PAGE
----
Hi Alisha, so many questions! I would suggest that you consider opening a topic in the forums that may appeal to a more broad range of people who are interested in theological discussions. I don’t profess to be a guru or know-it-all. I’m simply a Christian in Love with God and consider my method of worship and prayer to be mystic.

      “So, in your opinion, how can you reach the “ultimate” goal……of being “holy”….of being a “saint”……”Without holiness, no man shall see God”.”
      I cannot accept the premise of your question mainly because my “goal” is not to become holy, my goal is to become humble.

      “Does this mean if we cannot achieve the actual result of becoming so God-like that all human imperfection flees, that we cannot ever make it into Heaven?”
      What your eluding to is called “sinless perfection”. My opinion is that sinless perfection in the flesh is a pursuit worthy of any great Pharisee willing to take the matter of sin into his/her own hands and completely disregard the atonement of Jesus… It’s not for me, but you should be able to find a plethora of discussion by searching for “sinless perfection” online.

      “What steps do we need to take in order to reach the desired results from God?”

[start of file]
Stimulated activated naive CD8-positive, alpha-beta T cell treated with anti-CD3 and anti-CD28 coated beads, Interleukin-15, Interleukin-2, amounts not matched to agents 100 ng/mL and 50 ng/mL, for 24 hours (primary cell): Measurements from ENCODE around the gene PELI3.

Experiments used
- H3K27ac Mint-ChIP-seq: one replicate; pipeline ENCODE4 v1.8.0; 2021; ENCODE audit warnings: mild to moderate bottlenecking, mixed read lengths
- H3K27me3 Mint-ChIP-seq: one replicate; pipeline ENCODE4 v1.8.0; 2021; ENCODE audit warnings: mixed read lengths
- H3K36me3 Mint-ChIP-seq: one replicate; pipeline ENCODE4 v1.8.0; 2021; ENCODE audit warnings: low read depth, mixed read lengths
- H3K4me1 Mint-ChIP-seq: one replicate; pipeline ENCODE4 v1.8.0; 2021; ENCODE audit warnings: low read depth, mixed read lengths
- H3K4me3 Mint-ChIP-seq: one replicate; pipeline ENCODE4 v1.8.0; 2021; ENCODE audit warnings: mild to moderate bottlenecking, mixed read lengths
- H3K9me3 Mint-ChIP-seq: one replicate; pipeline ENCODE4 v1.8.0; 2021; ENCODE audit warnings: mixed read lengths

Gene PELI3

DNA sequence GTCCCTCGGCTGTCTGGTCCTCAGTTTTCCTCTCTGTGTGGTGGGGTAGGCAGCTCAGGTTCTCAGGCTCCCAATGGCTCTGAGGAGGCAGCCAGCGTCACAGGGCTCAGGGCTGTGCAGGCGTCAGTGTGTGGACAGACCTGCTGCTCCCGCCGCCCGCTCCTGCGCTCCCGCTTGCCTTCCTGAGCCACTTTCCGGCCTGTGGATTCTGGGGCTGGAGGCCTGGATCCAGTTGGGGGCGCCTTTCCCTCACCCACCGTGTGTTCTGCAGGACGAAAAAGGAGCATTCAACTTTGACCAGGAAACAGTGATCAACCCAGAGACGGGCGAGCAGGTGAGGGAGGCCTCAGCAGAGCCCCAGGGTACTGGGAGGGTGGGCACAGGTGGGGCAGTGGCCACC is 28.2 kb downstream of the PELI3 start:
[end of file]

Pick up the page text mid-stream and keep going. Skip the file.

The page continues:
I’m not sure I understand what you mean by “desired results”. But I strongly disagree with the assumption that we have it in our power to somehow “reach the desired results from God.” I’ll leave it at that for now and suggest reading Job chapters 38-40 and Romans 10: 6-7.

      “How can we make our bodies a living sacrifice so that every oracle of ourselves resonates His true grace and mercy and holiness?”
      There are many scriptures that direct Christians to a life focused on spirit rather than flesh, but to imply doing so leads to some sort of special or “true grace and mercy and holiness” appears to stem from faith in works rather than grace.

      Ephesians 2: 8-9 reads “For by grace you have been saved through faith. And this is not your own doing; it is the gift of God, not a result of works, so that no one may boast.”

      Have you ever considered studying critical thinking, I’m not trying to be facetious… Anyone who would consider themselves Christian, on a mystic journey, should have somewhere along the way discovered not merely the value of questioning theological beliefs and assumptions, but learned to primarily value questioning their own beliefs and assumptions, humbly before our faithful God.

      Pax Vobiscum
      -C.M. Gregory